Game-changing tool to help rehab patients
A James Cook University team developing a world-first device which keeps trauma patients focused on their recovery is a step closer to starting patient trials after being awarded a major prize.
The Bionics Challenge 2022 awarded $25,000 to the JCU team that’s developing a tool which uses an exoskeleton and virtual reality (VR) games to measure and increase a patient’s engagement and motivation during their rehabilitation.
The device is expected to dramatically improve the take-up and sustained use of rehabilitation technologies by road accident survivors suffering traumatic brain injuries.
“In the current rehabilitation industry, the biggest problem is trying to ensure that people follow the therapy and stay motivated,” said project lead designer and JCU cognitive scientist and robotics engineer Dr Shou-Han Zhou.
“By having a method of detecting how motivated a patient is, we then have a means of helping the clinician assess whether they need to change the exercise therapy or prescribe particular medications.”
While exoskeletons and VR computer games are already used to assist patients with rehabilitation, Dr Zhou said what makes JCU’s device unique is its ability to record online arm movements of a patient thanks to an algorithm embedded inside a chip connected to the exoskeleton.
“If we detect poor arm movements during an exercise using a VR game, which indicates a lack of patient motivation, we can tell the device to assist their movement or even provide other additional motivational features in the game,” he said.
“Through the sensors and motors in the exoskeleton, it will assist the person in completing their task.”
Dr Liza van Eijk, Dr Jonathan Connor, Dr Sara Brice, Dr Kenji Doma and Dr Omer Shareef join Dr Zhou as part of the JCU project team, with assistance from engineering students Kai Meloni and Curtis James.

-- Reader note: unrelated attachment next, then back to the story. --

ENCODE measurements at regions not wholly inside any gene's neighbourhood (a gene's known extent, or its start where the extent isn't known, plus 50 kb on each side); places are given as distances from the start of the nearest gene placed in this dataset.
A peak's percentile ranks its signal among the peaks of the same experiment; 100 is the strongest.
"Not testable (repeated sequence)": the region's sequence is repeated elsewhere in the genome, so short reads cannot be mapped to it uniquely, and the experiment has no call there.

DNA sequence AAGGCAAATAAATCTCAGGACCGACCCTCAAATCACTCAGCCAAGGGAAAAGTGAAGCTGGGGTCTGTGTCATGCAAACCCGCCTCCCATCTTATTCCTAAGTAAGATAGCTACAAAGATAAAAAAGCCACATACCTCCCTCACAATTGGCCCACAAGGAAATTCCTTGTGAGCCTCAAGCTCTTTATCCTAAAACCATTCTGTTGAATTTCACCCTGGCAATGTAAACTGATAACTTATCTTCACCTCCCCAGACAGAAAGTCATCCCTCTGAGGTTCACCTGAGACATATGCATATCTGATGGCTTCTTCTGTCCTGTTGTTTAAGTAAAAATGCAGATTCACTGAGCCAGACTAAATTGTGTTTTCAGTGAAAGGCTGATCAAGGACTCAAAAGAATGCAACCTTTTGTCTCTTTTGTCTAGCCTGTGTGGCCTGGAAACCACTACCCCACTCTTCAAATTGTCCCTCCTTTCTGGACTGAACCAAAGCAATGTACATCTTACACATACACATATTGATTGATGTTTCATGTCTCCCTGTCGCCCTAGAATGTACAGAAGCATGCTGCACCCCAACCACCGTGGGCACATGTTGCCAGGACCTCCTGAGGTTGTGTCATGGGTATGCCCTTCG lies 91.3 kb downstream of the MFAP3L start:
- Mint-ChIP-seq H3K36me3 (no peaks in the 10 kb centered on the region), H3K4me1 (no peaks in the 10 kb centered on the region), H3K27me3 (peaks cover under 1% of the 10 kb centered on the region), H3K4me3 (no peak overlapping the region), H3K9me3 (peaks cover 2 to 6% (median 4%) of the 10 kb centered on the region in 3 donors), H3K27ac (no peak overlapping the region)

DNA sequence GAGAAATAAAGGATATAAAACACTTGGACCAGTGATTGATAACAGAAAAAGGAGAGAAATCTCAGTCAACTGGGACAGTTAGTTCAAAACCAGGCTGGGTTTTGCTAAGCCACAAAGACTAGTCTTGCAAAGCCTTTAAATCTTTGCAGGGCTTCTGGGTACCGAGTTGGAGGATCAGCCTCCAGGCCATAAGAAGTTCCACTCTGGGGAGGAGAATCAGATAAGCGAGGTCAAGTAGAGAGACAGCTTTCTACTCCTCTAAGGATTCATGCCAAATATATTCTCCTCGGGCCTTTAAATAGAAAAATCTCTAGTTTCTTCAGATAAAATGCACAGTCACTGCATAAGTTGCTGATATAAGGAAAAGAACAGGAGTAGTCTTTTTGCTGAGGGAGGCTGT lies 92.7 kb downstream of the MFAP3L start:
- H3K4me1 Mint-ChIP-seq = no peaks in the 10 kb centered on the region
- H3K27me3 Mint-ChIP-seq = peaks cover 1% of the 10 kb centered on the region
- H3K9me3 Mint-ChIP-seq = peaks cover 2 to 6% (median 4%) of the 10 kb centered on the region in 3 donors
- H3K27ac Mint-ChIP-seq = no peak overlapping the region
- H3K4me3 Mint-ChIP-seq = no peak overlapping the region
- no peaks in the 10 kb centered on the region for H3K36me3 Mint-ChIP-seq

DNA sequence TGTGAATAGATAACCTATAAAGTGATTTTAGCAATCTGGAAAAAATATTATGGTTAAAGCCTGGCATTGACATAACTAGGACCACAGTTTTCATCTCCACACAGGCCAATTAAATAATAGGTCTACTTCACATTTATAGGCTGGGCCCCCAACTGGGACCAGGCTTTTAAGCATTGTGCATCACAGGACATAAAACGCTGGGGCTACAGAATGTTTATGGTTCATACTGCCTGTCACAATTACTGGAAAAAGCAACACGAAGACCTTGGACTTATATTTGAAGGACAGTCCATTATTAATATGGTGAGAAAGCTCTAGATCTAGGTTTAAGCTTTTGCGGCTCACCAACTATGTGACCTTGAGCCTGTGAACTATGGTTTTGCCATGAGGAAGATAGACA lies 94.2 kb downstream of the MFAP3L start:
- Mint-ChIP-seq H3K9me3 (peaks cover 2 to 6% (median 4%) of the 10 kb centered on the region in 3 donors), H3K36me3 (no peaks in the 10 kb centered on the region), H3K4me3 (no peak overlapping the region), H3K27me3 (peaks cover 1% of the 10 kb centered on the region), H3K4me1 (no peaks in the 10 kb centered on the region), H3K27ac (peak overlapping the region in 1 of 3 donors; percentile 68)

Townsville Hospital, Smart Solutions Rehab Group and the Tropical Brain and Mind Research Foundation have also jumped on-board the project.
Dr Zhou said the team would spend next year further refining and testing the device before starting formal patient trials in 2024 at Townsville University Hospital with Dr Shareef and in Brisbane with Neurological Exercise Physiologist Blair Hunt.
Once further developed, Dr Zhou said the device could potentially have future applications in treating stroke victims and those suffering from Parkinson's Disease.
Hosted by Bionics Queensland, the Bionics Challenge 2022 is a unique Queensland-led competition designed to fast-track bionic healthcare solutions, and has awarded eight of Australia’s most exciting medical bionic discoveries a share in $300,000 of prizes and mentorship to help change the lives of those impacted by road trauma, related disabilities and chronic disease.
Delivered in partnership with the Motor Accident Insurance Commission, this year’s Challenge has awarded $200,000 in major category prizes and a total of $40,000 to a suite of promising, early-stage bionic innovation teams.
Bionics Queensland CEO and Challenge Founder Dr Robyn Stokes said the 2022 Challenge attracted some of the nation’s brightest minds and innovators who are committed to redefining the future of medical technology and human bionics for those living with road trauma.
“Our Bionics Challenge sees start-ups, R&D leaders and everyday innovators work ‘head-to-head’ with patients and end-users of bionic devices to jump-start new discoveries and improve on existing solutions to transform lives,” said Dr Stokes.
“Our Challenge prizes provide ambitious medtech innovators with a healthy ‘kickstart’ to fund their innovations and help propel them to market, accelerating the development of a new array of life-changing innovations for accident survivors and so many others awaiting new discoveries.”
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